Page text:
Minh leads the descent

I held my breath as we crossed the bridge, though I doubt that made me any safer. Minh had suggested a twenty minute detour to a waterfall, so a hundred metres later we turned off the track and worked our way obliquely back towards the river along a jungle path. Reaching the water’s edge we crossed a small beach and scrambled onto a boulder a couple of metres high for the best view.

Along a jungle path

The waterfall was truly underwhelming. However whilst sitting on the rock I suddenly noticed that despite the usual hundred per cent cloud cover it was now distinctly hot. I had a slurp of water but realised that what I wanted more than anything else in the whole world was a cold beer.

Not the world's biggest waterfall

We clambered off the rock, always harder than climbing up, and made our way back to the homestay, arriving at almost exactly the time we had told Lynne to expect us. Minh stuck his head and shoulders into the chest fridge on the terrace and emerged holding a couple of bottles of Tiger beer. Never had anything tasted so good. Lynne had one, too, though I had to point out (more than once) that she had done nothing to earn it.

She had spent a pleasant morning sitting in the garden chatting with the various people who wandered in, some to sell handicrafts, some just to talk. The conversations were, it seemed, not particularly hampered by the lack of a common language. It seemed quite normal for anyone to wander in as they pleased; at one point a boy had walked up the garden path, gone into the kitchen and helped himself to two slices of water melon. Mrs Ut neither acknowledged his presence, nor chased him away.

Looking about her, Lynne could not help noticing how widely bamboo was used; there was a birdcage, the garden railings, several baskets, a range of drainpipes and gutters, and last night's dinner to point out only the most obvious. I was able to add instrument of insect torture to her list. [And as of July 2016, she can add 'gramophone needle' to the list']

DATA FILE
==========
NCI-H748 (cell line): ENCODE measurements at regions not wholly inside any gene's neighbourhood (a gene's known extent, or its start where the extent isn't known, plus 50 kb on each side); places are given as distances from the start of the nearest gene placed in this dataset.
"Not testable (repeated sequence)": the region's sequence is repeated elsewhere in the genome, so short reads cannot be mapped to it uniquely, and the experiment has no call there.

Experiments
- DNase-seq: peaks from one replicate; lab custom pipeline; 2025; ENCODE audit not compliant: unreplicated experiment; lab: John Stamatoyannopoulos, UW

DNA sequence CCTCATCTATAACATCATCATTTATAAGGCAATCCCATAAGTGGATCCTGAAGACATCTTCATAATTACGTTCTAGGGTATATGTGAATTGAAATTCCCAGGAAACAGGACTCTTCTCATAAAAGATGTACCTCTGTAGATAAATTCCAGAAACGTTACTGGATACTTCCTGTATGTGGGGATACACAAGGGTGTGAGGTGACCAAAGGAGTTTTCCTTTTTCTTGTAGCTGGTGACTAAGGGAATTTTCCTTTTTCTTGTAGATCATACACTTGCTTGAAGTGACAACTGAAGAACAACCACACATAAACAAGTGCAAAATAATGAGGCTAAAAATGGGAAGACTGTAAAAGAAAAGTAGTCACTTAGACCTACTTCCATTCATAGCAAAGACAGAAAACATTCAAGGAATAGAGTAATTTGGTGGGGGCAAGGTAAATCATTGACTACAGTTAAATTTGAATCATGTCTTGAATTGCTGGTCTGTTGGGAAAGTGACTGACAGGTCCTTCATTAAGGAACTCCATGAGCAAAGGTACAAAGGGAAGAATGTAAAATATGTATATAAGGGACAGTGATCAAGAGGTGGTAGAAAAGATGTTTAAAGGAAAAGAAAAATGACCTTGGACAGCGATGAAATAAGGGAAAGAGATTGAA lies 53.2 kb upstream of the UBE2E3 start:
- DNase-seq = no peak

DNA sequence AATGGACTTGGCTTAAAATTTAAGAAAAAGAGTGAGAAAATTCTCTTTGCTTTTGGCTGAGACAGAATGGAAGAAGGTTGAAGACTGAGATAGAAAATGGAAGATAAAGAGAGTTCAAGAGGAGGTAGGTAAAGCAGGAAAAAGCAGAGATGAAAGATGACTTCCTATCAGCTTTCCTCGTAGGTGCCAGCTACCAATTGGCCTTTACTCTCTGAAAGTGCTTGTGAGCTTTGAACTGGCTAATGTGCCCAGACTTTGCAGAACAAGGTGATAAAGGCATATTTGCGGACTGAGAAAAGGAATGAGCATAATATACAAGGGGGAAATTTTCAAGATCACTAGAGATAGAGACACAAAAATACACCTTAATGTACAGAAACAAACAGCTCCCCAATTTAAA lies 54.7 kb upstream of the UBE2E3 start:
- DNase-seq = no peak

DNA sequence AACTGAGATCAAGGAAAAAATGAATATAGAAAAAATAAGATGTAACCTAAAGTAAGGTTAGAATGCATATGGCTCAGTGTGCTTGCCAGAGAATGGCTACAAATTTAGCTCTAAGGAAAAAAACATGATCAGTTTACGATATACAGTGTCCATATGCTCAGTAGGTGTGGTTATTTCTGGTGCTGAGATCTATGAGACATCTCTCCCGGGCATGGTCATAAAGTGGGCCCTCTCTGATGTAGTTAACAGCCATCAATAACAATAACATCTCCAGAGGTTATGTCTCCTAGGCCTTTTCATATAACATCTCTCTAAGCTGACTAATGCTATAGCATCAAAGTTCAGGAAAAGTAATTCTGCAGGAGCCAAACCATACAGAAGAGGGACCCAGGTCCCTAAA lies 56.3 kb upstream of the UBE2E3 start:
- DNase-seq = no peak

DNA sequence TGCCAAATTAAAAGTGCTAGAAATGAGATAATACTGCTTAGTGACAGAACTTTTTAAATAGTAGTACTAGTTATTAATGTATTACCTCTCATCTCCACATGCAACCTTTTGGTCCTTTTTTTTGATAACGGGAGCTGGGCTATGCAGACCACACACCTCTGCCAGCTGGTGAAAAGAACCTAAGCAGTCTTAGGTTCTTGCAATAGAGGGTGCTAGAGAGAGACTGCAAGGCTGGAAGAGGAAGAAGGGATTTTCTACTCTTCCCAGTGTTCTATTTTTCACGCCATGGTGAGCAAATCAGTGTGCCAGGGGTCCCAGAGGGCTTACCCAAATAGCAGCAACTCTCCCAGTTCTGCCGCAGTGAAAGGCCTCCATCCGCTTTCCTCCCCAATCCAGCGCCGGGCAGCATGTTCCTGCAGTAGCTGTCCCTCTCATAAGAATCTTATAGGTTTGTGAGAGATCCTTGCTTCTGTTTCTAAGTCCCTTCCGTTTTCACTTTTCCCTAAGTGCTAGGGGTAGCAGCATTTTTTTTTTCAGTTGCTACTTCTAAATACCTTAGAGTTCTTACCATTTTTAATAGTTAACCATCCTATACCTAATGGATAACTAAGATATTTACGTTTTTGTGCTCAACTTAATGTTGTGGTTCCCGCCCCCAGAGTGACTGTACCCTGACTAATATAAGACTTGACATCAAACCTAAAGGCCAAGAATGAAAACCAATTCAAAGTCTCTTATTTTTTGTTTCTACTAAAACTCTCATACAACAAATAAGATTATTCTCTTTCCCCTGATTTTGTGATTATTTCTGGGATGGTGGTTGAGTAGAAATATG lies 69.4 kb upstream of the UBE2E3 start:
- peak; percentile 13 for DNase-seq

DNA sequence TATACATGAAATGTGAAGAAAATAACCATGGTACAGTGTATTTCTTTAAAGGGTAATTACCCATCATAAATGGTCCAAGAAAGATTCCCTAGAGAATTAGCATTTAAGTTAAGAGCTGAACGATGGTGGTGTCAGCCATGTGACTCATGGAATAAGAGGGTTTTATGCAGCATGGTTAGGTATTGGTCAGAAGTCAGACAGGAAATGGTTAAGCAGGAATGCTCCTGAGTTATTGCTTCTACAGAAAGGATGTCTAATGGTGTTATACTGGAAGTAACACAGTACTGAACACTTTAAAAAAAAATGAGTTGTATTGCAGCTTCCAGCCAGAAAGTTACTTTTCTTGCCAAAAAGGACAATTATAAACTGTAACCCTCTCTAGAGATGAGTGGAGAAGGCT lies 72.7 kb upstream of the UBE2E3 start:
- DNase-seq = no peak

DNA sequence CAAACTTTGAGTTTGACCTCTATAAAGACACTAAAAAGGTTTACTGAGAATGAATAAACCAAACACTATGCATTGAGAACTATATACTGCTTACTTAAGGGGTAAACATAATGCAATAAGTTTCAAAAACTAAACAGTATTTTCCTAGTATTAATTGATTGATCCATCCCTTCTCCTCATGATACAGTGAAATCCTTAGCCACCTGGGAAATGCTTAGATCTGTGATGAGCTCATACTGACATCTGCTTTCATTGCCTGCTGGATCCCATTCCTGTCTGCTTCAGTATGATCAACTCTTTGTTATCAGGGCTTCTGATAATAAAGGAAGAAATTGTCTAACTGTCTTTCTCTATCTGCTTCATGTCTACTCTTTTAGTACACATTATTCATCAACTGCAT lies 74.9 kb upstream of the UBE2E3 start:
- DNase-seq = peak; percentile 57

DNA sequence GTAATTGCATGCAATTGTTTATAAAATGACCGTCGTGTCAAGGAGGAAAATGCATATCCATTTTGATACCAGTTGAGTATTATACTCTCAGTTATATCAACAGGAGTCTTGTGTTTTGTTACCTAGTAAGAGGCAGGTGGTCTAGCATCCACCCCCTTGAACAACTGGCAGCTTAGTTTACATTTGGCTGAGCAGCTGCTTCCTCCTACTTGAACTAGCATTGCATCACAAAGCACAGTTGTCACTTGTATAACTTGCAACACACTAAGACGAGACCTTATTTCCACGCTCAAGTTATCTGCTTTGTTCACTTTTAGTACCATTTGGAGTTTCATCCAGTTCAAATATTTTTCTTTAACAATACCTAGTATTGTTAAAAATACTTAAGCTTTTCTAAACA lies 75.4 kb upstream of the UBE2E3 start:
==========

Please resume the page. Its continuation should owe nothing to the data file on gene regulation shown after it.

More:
It was nearly lunchtime and Minh brought a plate of fried potato slices out from the kitchen. We nibbled our way through that and then another plate arrived. We finished the second just in time for lunch, and we set to work on a huge plate of fried rice with pork, the remains of yesterday’s bamboo and other assorted goodies. It was excellent, but the quantity eventually defeated us.

Feeling pleasantly stuffed we took our leave of our hosts, walked down the track to Ban Den and found the car ready and waiting to return us to Sa Pa where we were reunited with our suitcases.

Down the track back to Ban Dem

During the hour’s delay before the car was available to transport us down to Lao Cai, we watched a funeral procession bring the centre of Sa Pa to a halt. Pictures of the deceased in what seemed to be police uniform were carried in front of the coffin. ‘Was he a very important man?’ I asked Minh. ‘A very old man,’ he replied ‘that is why the funeral is so large.’ I was just musing on the thought that at home, the older you are the smaller the funeral usually is when Minh added, ‘He was 64.’


Funeral, Sa Pa

The journey to Lao Cai passed quickly and we checked into the Thein Hai hotel for a shower and to change the clothes we had been wearing for three days.

Minh had recommended a couple of restaurants, but we were still full of fried rice so we wandered the street market in search of something we might eat on the train. We found a woman sitting on a blanket with the last of her banana stock. The local bananas are sweet but small so we asked for four. This was clearly an eccentric request. Waving a 10000 Dong note to indicate her price, she made it clear we could have the whole branch – some two dozen – or nothing. For 30p we took the lot. We ate four on the train, nibbled a few more the following day and left the rest in our hotel room. I hope they were of use to somebody. One legacy of French rule is that the Vietnamese bake decent bread, so we bought a baguette and a triangle of ‘La Vache Qui Rit’ cheese, the Laughing Cow being yet another French legacy. At home any shop would sell a single banana but few (or less) would split a box of foil wrapped cheese. In Vietnam it is the other way round.

Street market, Lao Cai

Equipped for our picnic, we said farewell to Minh at the station and enjoyed an uneventful overnight trip back to Hanoi.

Back to Part 6
Trekking from Sa Pa (2): Ta Van to Ban Dem

On to Part 8